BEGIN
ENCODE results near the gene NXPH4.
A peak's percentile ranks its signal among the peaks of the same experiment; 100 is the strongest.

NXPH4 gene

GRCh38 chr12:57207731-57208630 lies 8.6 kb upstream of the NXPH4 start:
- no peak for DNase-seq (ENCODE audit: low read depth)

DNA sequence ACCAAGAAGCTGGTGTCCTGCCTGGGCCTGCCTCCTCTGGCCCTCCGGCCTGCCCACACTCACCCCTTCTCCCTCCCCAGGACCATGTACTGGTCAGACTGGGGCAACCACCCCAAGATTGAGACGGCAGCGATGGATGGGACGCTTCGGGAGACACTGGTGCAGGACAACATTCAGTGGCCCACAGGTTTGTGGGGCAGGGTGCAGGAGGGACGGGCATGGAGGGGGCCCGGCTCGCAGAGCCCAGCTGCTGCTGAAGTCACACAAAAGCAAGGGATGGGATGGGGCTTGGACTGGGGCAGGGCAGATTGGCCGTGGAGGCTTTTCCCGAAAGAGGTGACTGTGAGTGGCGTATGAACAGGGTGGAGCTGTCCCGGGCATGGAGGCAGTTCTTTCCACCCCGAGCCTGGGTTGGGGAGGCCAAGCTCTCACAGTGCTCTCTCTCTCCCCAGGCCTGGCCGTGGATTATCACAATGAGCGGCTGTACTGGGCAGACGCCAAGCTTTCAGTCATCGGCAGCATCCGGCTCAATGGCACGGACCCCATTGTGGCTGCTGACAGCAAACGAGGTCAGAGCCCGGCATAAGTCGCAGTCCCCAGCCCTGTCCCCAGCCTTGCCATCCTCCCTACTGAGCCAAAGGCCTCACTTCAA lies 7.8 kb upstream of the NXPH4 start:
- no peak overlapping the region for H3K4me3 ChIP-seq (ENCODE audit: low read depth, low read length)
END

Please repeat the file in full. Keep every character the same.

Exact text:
ENCODE results near the gene NXPH4.
A peak's percentile ranks its signal among the peaks of the same experiment; 100 is the strongest.

NXPH4 gene

GRCh38 chr12:57207731-57208630 lies 8.6 kb upstream of the NXPH4 start:
- no peak for DNase-seq (ENCODE audit: low read depth)

DNA sequence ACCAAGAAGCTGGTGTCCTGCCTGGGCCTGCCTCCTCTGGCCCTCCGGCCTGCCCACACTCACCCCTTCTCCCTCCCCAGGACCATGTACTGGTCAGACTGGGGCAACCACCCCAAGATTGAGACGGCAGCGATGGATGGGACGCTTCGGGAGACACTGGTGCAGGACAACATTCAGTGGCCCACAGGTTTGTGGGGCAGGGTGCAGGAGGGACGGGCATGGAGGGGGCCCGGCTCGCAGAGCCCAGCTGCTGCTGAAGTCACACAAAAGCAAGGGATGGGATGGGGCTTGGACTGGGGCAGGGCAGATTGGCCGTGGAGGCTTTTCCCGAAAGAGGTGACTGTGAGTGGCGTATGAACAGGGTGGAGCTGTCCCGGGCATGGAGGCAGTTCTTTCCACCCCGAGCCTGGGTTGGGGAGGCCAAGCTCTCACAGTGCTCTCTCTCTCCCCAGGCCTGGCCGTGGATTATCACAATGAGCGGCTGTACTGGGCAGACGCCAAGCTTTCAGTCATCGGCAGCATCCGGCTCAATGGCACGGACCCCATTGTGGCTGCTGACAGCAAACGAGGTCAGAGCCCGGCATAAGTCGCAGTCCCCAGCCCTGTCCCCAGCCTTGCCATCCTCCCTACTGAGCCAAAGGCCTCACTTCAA lies 7.8 kb upstream of the NXPH4 start:
- no peak overlapping the region for H3K4me3 ChIP-seq (ENCODE audit: low read depth, low read length)